If you want to write your own chess engine you need at least some basic knowledge about a programming language. Most chess engines are written either in C or C++ but there are also a few others written in Java, Pascal or even in Assembler. C or C++ is probably the best choice. If you don't know C already it might be worth to learn it in order to create a chess engine. One of the best books to learn C is in my opinion 'The C Programming Language' from Kernighan & Ritchie. That book which is rather a slim book should be sufficient to learn C properly.
In order to create the source files you need either an editor preferrably with syntax highlighting like Emacs, VIM or an IDE (Integrated Developement Enviroment) like Eclipse or Visual C/C++ from Microsoft. If you don't own a copy of MS Visual C/C++ already you don't need to spend any money in order to get a decent compiler. If you're running Windows you might want to download the MinGW suite with the GNU C/C++ compiler gcc or you could get the freecomandlinetools from Borland. There is also a compiler from Microsoft available for free which comes with an own ide and a debugger as well. If you happen to own a Linux box you won't have any problems at all as you should already have gcc on your system installed. For the Linux world is also a compiler from Intel availabe which is free for noncommerial use.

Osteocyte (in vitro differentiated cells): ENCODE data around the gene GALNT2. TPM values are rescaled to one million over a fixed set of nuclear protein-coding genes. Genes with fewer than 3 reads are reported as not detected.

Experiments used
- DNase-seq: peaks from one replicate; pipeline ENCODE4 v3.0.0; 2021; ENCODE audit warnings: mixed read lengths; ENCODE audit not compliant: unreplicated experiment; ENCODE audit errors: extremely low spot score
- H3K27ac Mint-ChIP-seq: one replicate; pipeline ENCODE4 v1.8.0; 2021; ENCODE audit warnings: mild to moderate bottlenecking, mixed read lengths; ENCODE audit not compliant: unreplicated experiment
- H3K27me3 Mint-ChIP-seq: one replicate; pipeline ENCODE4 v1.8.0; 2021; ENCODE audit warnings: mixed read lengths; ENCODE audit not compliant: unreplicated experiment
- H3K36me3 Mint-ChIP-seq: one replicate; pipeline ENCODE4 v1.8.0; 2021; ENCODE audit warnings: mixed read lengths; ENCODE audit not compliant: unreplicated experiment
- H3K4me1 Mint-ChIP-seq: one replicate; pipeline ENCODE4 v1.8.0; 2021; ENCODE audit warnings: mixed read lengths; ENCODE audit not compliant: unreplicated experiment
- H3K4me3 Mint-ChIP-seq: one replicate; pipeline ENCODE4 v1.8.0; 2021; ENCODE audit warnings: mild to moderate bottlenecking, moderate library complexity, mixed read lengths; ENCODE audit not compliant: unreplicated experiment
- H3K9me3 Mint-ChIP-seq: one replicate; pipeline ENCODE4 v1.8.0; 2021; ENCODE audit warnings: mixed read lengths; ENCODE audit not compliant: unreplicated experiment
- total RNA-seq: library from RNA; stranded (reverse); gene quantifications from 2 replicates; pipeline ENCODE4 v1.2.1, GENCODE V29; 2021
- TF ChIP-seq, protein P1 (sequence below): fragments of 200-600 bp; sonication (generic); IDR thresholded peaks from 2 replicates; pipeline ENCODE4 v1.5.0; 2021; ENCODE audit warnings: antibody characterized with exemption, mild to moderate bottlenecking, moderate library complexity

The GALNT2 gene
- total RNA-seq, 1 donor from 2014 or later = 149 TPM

While I was writing on Roce I figured out that documenting the source code is very important. If the project keeps growing it's only a matter of time till you forget what this variable or that function exactly is supposed to do. Often I invented some variables on the fly just to test if something works as expected and forgot to delete these variables afterwards. Often I replaced some functions by other functions and forgot to take the old one out. In short, I had quite a mess in no time. So documenting the code certainly helps you to understand what you did a few weeks or months ago.
In order to start writing your own engine you need to dive a bit into theory at first. Bruce Morelands site is a very good start to get an idea how MiniMax/Negamax and how Alpha Beta cut offs work. Once you read and understand that stuff you should also visit Ed Shröders site. The programmer of Rebel and Pro Deo has a website which I can highly recommend. But for the very beginner it might not be the right place to start.